This complete simplification of themes in the music was further brought on by the recording company’s obsession with finding talented performers. In the early days of country music, artists were often older and had plenty of experiences and stories to tell. But since record companies value the voice itself more than the ability to tell stories, artists were signed at younger and younger ages. As a result, these new artists have few experiences to sing about. Because the music industry is tough to get into, most of these artists were always practicing and singing since they were only children, and because of this, they had few experiences worthy of telling. As a result, each new generation of country artists has less experiences and stories to tell, and must resort to using simple imagery and clichés in their music. The only stories that they can tell are about love and heartbreak, yet those stories are universal. Country love songs are the same love songs sang in any genre, only with passing references to rural life all sung with a Southern twang.

And of course, the world itself has changed since the days of folk music. The presence of telecommunications and the internet, as well as vastly improved means of transportation, has removed the isolation and loneliness of life in rural America. The toil and sweat of life on isolated farms and small communities is now only a page in the history books, and country music, like the rest of America, has moved on. It was perhaps inevitable that the themes in country music would evolve, but the greed of record labels and modern country artists has left country music almost devoid of meaning, content to pander to audiences who want only to be entertained with simple imagery instead of being moved by powerful stories.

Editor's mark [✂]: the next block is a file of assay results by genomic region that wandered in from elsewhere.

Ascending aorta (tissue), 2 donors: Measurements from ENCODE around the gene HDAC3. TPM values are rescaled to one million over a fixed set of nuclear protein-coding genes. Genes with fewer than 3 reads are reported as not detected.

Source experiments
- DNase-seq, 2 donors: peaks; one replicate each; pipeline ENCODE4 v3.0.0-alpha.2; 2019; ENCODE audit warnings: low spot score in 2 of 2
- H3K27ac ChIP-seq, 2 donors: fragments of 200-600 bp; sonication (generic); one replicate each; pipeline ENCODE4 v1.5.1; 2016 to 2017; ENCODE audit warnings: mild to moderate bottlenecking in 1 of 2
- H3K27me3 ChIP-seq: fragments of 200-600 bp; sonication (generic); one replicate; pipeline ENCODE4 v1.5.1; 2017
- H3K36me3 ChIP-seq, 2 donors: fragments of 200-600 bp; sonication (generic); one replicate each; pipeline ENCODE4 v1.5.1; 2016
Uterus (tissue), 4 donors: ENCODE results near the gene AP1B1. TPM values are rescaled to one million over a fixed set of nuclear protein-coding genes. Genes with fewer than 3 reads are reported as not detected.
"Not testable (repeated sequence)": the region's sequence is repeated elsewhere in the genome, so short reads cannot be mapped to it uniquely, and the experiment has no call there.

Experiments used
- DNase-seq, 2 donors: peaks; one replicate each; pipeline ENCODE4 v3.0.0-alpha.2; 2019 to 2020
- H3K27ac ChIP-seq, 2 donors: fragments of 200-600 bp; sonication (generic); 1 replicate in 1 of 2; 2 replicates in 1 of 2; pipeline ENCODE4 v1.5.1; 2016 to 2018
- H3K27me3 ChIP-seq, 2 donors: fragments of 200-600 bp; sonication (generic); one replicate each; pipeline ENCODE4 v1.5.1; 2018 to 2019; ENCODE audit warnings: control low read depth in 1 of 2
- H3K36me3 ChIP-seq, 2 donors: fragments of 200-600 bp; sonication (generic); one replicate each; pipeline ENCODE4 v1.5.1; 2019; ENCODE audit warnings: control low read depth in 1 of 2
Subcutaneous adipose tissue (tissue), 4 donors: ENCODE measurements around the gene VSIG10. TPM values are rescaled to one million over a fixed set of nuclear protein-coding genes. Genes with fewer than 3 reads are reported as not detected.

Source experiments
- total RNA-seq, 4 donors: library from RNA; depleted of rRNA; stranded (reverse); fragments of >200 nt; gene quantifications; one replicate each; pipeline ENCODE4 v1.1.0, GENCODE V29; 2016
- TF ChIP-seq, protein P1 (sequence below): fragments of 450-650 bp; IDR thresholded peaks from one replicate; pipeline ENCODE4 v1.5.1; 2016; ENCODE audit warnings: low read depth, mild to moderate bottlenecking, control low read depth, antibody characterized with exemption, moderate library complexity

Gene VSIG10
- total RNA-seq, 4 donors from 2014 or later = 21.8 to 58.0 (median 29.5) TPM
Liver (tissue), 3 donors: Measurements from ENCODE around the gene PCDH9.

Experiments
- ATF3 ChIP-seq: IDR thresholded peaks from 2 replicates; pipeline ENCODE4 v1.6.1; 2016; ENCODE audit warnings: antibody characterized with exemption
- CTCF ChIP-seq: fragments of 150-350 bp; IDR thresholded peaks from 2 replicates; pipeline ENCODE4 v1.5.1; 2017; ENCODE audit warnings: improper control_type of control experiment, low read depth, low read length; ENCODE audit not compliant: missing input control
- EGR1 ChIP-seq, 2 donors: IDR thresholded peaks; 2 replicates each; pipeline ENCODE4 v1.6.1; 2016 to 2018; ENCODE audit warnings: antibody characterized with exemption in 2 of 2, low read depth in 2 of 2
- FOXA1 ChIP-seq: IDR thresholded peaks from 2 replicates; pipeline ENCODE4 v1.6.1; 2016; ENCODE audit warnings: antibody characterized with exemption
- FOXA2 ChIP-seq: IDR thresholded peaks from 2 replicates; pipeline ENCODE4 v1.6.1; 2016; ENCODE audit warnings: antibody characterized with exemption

The effects of this evolution in country music do not occur in a vacuum. Just like folk music was a representation of its culture, so too is country music. Because country music is supposed to be an exemplar of the “country” culture, its changing and simplifying themes have influenced how people view that culture. What results is a disordering of the virtues of the country. Hard work and independence are still praised, but these are only a means to an end. Because country music glorifies the simple imagery of the country, these physical things have become the greatest ends of the country. Trucks, for example, have become a status symbol, when before they were only a tool, because country artists tell us that trucks are somehow a symbol of “how country” someone is.

While the current evolution of country music is rather disappointing, there are many older examples of country music at its finest. The albums of Johnny Cash, George Jones, Hank Williams, and others are readily available. Perhaps other artists will arise and prompt a return to a country music that is rooted in meaningful themes. Perhaps people will become tired of listening to the repetitiveness of today’s country music, and return to older artists. Or, just maybe, hardworking and virtuous men of the country can defy a music that attempts to define their lives in the simplest possible terms, and show a nation the virtues of life in the country.